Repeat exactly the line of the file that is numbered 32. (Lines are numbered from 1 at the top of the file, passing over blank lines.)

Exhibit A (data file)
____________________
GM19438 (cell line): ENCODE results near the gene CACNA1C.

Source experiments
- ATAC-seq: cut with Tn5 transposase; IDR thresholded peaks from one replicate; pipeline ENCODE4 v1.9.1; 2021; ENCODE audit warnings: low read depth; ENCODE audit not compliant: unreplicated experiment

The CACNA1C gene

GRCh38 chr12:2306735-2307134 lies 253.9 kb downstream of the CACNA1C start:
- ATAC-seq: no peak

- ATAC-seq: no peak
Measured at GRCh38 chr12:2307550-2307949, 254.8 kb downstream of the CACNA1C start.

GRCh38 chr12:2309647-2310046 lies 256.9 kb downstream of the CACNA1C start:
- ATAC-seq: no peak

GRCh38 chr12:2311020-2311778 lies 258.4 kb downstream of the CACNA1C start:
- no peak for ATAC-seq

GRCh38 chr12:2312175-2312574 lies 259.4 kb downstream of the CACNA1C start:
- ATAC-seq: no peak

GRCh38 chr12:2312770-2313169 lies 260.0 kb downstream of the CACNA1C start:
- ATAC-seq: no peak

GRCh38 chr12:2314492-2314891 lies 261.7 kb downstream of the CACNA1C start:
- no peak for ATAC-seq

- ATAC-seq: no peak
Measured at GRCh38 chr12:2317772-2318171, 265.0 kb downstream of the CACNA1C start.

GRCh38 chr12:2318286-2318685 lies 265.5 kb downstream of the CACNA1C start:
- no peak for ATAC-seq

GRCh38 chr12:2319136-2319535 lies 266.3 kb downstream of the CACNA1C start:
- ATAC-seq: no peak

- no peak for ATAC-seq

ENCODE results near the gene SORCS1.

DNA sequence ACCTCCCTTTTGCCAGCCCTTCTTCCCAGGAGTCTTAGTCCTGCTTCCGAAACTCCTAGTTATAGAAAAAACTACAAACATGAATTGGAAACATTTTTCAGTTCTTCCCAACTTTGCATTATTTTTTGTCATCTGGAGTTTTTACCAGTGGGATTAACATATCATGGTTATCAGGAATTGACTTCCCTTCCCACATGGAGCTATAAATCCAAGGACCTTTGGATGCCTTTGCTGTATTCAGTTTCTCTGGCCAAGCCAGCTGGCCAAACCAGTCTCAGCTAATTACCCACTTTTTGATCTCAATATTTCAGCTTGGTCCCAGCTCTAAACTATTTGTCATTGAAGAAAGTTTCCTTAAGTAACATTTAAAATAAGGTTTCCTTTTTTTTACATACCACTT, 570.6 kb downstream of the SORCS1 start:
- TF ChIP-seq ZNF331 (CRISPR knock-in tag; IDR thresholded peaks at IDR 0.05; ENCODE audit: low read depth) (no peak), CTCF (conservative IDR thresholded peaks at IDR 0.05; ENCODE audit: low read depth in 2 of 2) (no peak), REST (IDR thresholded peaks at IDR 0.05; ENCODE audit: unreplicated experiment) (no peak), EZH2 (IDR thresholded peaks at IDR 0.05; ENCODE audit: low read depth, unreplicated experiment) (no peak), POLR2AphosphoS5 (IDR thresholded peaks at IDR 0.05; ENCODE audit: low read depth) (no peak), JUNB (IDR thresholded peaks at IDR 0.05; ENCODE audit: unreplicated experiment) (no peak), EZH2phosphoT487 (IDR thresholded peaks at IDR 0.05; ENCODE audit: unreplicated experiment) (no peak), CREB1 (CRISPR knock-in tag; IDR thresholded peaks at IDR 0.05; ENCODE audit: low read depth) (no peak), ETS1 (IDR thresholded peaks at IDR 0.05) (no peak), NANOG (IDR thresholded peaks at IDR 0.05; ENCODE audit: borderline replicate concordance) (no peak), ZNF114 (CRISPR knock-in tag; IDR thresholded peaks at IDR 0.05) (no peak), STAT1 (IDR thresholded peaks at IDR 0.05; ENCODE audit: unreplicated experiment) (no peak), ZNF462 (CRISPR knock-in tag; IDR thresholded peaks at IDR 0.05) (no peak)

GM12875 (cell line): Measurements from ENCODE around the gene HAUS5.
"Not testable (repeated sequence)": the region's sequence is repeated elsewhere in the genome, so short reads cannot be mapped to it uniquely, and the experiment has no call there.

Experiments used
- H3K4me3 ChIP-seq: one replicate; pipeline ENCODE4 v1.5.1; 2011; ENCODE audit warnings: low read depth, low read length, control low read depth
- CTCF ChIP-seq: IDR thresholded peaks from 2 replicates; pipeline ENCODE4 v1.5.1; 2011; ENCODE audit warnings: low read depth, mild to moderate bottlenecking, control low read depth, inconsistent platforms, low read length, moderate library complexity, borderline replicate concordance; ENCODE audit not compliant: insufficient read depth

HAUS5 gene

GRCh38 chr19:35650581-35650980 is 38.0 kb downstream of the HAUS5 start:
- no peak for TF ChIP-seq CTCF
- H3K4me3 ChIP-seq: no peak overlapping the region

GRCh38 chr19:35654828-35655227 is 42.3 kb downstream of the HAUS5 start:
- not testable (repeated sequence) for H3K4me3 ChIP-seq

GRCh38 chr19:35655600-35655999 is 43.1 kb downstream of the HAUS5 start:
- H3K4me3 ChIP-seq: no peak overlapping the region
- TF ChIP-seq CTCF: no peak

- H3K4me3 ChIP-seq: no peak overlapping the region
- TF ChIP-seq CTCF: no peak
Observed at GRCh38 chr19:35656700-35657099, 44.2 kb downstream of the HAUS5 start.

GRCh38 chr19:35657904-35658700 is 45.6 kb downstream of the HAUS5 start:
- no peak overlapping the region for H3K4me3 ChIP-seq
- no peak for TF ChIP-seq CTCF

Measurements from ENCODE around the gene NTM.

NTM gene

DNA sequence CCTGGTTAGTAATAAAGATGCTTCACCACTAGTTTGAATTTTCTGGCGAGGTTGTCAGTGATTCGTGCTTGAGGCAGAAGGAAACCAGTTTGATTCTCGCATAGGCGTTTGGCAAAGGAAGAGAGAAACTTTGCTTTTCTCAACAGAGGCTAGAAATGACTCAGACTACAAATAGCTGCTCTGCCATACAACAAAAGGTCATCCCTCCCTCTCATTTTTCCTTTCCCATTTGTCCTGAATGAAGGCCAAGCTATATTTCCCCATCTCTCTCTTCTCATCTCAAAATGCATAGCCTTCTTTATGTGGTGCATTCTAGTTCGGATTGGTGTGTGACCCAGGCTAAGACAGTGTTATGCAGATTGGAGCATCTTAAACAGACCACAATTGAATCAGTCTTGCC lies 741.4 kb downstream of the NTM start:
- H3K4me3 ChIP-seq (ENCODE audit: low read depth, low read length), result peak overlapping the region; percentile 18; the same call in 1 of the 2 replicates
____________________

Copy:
- H3K4me3 ChIP-seq: one replicate; pipeline ENCODE4 v1.5.1; 2011; ENCODE audit warnings: low read depth, low read length, control low read depth